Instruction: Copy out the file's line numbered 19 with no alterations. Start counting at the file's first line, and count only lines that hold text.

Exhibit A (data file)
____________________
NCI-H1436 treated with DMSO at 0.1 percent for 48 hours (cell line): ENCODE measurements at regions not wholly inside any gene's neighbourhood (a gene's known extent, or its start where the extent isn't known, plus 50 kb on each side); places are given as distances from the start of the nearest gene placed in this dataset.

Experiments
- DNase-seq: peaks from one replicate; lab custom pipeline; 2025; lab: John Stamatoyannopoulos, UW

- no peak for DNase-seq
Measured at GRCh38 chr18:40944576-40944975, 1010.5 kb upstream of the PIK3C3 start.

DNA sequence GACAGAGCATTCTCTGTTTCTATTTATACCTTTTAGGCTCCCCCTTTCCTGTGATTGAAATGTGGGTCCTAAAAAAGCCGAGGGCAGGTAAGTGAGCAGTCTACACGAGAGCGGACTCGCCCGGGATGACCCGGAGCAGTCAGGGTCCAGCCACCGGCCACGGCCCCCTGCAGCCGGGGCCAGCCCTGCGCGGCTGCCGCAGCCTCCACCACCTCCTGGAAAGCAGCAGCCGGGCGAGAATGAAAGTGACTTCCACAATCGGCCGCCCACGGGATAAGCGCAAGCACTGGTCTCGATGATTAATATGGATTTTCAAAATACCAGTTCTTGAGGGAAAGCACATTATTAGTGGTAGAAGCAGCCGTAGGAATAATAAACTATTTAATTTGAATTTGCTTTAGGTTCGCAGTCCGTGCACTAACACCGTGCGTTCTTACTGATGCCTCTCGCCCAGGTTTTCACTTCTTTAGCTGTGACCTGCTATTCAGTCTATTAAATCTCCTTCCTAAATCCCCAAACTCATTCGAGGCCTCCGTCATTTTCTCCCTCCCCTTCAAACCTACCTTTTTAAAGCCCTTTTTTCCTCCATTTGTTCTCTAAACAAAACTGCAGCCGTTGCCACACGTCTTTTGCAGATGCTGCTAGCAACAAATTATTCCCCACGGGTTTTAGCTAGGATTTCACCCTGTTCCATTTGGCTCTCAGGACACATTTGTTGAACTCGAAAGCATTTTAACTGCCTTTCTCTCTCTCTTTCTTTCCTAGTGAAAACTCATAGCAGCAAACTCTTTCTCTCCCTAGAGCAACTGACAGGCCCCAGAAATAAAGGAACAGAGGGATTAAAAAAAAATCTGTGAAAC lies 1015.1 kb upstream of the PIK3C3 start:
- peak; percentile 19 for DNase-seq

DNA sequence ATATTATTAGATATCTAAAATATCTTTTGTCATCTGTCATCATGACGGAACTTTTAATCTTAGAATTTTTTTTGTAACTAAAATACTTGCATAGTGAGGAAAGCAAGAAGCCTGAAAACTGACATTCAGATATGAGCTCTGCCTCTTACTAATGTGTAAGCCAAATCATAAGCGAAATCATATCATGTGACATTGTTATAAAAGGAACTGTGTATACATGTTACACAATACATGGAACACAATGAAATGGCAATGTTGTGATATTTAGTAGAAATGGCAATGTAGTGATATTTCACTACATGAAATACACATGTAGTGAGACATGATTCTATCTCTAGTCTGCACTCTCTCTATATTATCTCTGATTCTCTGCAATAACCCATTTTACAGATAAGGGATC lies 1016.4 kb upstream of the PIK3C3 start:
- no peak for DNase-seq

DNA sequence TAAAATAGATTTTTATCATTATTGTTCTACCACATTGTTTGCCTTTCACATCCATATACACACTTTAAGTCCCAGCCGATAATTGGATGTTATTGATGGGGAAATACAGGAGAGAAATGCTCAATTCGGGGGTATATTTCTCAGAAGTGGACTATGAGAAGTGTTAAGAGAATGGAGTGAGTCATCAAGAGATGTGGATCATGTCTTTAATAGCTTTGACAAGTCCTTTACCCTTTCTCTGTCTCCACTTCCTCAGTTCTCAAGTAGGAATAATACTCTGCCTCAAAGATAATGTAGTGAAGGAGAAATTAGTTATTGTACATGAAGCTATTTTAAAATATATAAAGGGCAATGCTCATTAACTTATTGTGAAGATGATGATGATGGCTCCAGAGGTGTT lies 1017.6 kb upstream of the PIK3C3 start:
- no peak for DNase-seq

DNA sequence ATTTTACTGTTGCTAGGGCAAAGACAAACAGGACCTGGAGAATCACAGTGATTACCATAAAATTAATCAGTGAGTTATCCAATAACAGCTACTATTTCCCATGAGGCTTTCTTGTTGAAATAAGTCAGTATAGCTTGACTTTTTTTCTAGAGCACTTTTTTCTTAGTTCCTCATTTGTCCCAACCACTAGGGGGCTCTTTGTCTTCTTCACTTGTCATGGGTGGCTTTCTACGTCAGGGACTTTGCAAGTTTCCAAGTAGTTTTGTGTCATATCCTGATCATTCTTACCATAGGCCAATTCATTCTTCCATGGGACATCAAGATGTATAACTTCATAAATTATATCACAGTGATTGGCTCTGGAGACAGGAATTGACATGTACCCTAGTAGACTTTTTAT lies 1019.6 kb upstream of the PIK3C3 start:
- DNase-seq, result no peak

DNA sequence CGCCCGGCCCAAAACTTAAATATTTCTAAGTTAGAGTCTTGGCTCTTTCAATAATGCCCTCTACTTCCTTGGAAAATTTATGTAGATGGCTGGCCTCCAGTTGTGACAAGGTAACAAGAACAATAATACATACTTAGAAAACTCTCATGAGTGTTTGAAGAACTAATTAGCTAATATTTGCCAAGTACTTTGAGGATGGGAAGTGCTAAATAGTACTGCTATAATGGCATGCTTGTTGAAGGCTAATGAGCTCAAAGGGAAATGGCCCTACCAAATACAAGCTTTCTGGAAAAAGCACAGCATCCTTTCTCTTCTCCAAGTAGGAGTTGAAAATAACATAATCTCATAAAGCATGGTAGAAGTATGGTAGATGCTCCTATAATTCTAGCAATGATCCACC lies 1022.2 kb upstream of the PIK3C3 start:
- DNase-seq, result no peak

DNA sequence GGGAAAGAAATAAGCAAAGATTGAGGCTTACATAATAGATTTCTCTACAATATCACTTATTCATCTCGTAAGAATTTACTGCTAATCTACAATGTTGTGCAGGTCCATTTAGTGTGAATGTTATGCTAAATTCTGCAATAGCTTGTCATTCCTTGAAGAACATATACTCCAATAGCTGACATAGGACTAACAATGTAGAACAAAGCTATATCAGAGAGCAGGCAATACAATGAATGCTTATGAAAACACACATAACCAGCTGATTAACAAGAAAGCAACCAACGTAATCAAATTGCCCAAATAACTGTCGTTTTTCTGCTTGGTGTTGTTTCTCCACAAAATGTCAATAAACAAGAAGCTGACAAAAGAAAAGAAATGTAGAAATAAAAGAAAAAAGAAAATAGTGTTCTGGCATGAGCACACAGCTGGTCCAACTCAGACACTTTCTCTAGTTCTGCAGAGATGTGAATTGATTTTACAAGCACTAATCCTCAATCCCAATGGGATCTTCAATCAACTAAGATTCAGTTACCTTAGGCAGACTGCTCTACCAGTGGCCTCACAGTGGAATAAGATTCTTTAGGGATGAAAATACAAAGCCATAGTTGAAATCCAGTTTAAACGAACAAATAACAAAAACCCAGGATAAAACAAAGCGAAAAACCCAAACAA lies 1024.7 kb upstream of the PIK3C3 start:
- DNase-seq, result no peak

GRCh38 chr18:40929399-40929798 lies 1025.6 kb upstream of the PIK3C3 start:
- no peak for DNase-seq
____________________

- no peak for DNase-seq